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CM gets a mention in American Anthropologist

27 February, 2010

As evidence of the growing recognition of blogging as an important medium for scholarly exchange, American Anthropologist has published a review article (PDF) about anthropology blogging by David Price.  Okay, the article is primarily about Savage Minds, Zero Anthropology and the triple-A’s own blog, but I was more than chuffed to see Culture Matters also got a mention when Price referred to the “high scholarship shown in detailed and thoughtful postings and exchanges by scholars”. It’s very nice indeed to be mentioned in the same breath as Savage Minds, which is after all the blog we’d like to be when we grow up.

I was alerted to the article by Rex’s equally chuffed post on Savage Minds, which also led him to post some interesting reflections on the qualities that make for good “public anthropology”.  In short, good public anthropology is not about dumbing down the material and insights; it is simply good anthropology that is well written and sensitive to its audience.  Rex also reckons that there is a lot more talk about doing public anthropology than actually doing it.  I can’t disagree with him there, though these are important discussions to have.

It’s also interesting that there is so much discussion about public anthropology.  It indexes a certain level of anxiety about how to do it “correctly”, as it were. Clearly there are a lot of anthropologists out there who want to be “engaged” in one sense or another, and who feel a strong desire to be “relevant”, but feel frustrated that the important things they have to say don’t seem to capture a wider public imagination.  And this notion that anthropology should be engaged is something that motivates many to join the discipline in the first place.  Certainly a lot of students are motivated to study anthropology by the vague sense that it can help to make a positive difference in the world.  Many, however, become jaded with writing and attitudes towards the subject matter which almost seems to be designed to endlessly defer action.  Bad or obscure writing is one issue.  But I also think one of anthropology’s great strengths — the ability to use rich ethnographic data to speak from the particular and challenge received truths or all-too-neat models and theories — can also be part of the problem.  In this mode, anthropological critique can become an endless repetition of the refrain that “things are more complicated than that”, especially in this era where even anthropology’s own universalising tendencies — its models of human universals and meta-theoretical frameworks — have long since become thoroughly suspect.  This situation is going to be frustrating for those who want to use anthropological knowledge and methods in a more programmatic way, but I would also suggest non-anthropologists also find this frustrating.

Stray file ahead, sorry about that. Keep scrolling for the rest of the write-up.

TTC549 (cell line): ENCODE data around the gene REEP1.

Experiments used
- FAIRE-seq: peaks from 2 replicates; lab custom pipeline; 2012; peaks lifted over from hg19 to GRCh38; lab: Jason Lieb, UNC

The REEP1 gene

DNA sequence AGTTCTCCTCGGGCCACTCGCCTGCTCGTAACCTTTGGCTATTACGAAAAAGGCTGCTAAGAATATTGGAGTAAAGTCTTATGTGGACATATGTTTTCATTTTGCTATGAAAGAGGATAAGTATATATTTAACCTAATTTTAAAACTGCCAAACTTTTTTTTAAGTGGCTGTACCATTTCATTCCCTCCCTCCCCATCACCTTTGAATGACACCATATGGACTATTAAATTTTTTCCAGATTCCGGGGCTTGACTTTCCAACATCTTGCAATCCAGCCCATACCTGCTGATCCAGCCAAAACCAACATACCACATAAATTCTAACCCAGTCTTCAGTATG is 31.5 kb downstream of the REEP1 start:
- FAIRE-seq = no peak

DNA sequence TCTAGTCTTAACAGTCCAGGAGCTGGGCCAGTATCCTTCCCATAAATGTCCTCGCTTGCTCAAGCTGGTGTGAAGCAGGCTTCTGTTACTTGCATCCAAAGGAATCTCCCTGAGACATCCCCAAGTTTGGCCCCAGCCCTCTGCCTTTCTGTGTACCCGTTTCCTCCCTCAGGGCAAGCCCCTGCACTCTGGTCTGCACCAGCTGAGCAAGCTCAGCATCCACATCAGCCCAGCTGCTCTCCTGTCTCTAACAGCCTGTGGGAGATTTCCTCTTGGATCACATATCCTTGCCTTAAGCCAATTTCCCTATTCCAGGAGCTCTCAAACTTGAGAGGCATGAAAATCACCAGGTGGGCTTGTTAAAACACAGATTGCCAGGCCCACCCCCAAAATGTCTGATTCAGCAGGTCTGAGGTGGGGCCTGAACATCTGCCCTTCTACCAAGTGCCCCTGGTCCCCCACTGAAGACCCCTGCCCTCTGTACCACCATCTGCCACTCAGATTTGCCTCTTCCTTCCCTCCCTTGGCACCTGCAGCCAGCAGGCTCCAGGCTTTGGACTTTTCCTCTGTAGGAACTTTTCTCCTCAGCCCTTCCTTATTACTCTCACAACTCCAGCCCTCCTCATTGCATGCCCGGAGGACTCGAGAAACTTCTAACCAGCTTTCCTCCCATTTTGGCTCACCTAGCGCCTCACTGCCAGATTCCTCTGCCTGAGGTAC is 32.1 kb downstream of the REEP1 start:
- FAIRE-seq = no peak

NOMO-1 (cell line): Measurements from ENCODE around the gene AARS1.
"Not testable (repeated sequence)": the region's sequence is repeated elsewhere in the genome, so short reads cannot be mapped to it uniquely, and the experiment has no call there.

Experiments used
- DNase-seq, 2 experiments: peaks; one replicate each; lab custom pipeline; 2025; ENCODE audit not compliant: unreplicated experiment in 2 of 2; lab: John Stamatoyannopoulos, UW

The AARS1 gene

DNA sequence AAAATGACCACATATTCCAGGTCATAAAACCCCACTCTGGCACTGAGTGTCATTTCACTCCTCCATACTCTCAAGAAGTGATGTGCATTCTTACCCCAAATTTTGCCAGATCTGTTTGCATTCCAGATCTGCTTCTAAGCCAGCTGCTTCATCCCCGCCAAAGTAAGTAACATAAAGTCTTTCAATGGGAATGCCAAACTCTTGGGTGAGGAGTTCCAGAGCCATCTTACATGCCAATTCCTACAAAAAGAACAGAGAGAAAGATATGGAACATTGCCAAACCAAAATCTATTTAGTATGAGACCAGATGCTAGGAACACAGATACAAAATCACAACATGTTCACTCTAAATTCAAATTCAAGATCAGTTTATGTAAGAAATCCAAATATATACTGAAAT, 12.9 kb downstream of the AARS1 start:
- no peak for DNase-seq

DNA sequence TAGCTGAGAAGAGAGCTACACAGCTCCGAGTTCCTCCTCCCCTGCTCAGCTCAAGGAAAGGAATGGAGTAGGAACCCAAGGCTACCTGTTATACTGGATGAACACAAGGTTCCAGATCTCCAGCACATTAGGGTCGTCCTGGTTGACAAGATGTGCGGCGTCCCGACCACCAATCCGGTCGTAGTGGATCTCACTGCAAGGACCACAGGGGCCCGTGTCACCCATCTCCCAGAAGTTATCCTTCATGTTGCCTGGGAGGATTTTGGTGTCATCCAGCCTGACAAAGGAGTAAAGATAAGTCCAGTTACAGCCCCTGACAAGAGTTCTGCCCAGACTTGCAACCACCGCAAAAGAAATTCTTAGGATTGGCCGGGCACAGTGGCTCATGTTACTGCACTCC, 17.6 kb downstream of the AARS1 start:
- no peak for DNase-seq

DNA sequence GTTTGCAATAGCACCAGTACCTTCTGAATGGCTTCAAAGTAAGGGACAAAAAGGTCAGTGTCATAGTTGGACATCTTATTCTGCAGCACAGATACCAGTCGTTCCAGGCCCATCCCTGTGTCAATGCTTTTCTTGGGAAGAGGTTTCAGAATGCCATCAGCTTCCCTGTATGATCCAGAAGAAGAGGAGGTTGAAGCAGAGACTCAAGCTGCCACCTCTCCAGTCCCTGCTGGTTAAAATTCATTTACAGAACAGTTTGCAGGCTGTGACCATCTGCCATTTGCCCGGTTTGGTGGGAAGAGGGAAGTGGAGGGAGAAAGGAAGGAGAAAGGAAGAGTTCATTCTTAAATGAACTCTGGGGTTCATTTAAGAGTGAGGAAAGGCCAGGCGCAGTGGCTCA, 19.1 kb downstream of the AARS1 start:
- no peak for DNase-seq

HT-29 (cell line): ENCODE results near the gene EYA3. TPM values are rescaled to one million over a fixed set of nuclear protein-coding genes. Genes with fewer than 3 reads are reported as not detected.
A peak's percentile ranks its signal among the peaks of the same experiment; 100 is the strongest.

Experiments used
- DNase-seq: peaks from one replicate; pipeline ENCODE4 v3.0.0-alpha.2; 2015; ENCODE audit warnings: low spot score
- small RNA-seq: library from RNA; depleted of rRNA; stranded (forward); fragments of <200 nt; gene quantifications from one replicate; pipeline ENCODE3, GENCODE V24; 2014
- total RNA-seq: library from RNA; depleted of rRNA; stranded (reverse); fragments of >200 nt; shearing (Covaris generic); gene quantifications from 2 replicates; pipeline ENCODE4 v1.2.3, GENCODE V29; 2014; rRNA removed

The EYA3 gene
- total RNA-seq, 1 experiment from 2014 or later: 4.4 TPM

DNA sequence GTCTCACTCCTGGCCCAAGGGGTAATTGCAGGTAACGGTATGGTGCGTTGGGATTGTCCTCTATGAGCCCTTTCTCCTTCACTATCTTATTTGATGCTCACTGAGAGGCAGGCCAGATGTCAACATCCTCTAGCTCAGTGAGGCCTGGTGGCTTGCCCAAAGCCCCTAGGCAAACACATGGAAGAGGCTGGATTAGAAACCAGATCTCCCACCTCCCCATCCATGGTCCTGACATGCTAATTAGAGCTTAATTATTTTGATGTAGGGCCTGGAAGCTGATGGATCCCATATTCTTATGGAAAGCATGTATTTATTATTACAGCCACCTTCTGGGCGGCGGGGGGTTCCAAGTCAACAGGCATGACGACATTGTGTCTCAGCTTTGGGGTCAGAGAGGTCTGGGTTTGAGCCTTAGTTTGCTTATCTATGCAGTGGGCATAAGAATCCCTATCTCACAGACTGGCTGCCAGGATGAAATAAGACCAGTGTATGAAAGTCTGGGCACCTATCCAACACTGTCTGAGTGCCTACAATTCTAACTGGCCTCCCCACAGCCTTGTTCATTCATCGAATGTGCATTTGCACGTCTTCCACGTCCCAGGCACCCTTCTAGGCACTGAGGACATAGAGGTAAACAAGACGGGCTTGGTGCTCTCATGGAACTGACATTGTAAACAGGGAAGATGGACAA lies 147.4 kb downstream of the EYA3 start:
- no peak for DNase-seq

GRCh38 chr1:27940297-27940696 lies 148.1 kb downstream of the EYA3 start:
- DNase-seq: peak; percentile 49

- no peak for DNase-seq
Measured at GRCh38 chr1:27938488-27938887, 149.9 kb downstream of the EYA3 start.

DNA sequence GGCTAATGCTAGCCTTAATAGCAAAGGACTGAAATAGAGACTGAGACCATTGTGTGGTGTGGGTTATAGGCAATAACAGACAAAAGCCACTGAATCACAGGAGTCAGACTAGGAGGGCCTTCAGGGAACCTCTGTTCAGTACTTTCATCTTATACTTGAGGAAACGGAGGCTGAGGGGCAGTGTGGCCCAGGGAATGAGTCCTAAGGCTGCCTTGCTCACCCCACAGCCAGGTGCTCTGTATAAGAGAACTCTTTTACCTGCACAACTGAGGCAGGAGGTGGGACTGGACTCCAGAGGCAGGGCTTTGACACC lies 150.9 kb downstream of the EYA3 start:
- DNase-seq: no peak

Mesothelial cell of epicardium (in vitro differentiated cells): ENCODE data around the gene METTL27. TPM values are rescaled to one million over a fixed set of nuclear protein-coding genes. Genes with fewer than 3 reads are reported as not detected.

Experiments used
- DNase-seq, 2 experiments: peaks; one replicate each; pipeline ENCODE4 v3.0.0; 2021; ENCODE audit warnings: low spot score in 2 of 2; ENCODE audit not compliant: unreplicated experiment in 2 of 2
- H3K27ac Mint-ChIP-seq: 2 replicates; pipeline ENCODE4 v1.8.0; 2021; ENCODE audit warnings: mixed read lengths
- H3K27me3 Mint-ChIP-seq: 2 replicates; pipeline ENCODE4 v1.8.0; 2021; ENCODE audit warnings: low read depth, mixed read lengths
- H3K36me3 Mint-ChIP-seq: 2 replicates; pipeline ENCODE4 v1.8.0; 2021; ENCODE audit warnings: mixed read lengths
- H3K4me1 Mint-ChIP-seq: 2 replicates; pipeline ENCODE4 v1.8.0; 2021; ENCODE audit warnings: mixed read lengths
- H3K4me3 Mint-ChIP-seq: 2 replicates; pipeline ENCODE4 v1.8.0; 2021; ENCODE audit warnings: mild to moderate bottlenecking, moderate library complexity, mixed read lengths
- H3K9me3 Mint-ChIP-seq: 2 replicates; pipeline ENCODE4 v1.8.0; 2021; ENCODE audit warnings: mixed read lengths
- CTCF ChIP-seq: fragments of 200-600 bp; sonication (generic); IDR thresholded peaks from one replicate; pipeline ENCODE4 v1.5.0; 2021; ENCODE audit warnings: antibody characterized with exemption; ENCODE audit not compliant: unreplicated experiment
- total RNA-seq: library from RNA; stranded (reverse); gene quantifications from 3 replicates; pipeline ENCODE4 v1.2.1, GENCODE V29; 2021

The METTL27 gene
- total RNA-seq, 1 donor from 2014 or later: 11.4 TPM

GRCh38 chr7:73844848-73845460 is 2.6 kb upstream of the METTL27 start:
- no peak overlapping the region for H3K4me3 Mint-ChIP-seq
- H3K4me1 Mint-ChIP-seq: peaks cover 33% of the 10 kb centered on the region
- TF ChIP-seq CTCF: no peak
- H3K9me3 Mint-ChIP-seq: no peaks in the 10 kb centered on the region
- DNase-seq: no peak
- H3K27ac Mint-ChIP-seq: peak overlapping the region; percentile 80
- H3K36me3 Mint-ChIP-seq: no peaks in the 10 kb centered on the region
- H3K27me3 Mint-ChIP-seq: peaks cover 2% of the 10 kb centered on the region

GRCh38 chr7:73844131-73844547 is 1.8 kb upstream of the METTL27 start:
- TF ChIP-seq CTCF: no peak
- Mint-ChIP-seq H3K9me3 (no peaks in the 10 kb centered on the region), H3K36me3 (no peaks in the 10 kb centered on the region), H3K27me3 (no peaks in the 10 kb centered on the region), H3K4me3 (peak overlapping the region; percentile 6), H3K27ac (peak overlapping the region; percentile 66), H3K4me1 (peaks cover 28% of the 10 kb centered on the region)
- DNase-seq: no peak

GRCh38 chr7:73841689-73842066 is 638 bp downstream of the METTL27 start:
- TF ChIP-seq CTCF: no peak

Perhaps anthropological discourse that attempts to engage in public debate works in precisely the opposite way to other kinds of popular scientific discourse.  Surely a lot of people like popular scientific literature is because it takes things that they recognise are very complex and simplifies them, making them more graspable and manageable.  Anthropology often works in the opposite direction, taking things that people think are relatively simple and pointing out that they’re a lot more complex.  The process of denaturalisation that is so core to the anthropological project, and which many of “us anthropologists” find so stimulating, is just plain annoying for a lot of people.

Perhaps this is a good thing, perhaps we need this. Perhaps it is important that anthropologists challenge reified notions of identity, or static notions of culture.  Perhaps it’s a worthy job to remind people that identities are fluid, changeable, indeterminate — that any theory seeking to stabilise these notions is looking for trouble.  Perhaps we help to keep the social body nice and limber, able to deal with change and diversity.  But I’d say we’re never going to be wildly popular in this mode.

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7 Comments leave one →
  1. 28 February, 2010 7:43 am